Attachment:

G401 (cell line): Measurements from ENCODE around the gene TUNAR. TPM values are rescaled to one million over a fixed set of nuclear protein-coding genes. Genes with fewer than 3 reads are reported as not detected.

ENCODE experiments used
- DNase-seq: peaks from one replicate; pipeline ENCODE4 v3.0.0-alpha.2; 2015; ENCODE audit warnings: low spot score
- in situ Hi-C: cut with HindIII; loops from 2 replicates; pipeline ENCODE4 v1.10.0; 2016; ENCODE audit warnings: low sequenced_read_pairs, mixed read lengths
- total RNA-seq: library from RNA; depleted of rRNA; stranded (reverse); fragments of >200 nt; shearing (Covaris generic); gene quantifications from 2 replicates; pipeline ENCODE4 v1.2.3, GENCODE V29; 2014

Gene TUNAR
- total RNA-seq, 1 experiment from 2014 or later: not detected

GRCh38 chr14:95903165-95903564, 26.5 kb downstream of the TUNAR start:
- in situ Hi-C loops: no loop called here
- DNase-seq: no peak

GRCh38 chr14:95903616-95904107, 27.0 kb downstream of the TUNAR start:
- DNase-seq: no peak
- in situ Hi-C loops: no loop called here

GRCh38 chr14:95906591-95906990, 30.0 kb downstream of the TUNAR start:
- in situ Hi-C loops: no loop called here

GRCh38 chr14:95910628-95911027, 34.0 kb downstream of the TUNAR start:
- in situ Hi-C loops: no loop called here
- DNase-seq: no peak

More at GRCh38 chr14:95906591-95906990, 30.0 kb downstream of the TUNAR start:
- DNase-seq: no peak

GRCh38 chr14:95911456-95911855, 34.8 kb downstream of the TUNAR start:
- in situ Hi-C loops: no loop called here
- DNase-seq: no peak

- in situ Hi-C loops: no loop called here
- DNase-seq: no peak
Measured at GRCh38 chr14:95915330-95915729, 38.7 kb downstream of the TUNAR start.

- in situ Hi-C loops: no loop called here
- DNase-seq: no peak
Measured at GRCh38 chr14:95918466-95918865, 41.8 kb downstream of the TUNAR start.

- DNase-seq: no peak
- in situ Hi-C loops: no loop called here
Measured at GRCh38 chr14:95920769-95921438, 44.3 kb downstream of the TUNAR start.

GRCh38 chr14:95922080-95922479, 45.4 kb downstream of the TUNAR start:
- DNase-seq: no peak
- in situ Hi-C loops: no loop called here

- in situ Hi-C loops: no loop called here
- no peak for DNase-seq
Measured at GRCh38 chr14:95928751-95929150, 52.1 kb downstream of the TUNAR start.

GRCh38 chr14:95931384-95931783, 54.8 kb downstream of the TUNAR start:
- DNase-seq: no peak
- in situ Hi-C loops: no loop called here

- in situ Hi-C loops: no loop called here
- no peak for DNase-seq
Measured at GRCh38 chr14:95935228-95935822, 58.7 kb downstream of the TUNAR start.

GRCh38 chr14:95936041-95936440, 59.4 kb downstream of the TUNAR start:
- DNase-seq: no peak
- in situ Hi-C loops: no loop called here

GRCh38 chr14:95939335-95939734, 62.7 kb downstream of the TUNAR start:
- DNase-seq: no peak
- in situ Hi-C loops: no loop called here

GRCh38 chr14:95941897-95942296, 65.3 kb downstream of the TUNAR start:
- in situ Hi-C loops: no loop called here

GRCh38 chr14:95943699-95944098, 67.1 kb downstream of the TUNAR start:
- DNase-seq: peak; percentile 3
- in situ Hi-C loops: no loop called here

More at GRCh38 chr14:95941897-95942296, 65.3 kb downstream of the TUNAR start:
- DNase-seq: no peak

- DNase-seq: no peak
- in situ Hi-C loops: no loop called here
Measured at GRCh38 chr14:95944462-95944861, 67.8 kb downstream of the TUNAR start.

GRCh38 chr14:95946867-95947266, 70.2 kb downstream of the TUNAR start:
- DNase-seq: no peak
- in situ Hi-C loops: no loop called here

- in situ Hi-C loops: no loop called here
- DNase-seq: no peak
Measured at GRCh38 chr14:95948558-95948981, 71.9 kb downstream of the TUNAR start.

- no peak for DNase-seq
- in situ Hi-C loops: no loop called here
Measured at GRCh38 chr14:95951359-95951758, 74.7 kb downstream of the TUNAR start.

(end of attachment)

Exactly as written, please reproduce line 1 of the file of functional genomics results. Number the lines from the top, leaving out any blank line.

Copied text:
G401 (cell line): Measurements from ENCODE around the gene TUNAR. TPM values are rescaled to one million over a fixed set of nuclear protein-coding genes. Genes with fewer than 3 reads are reported as not detected.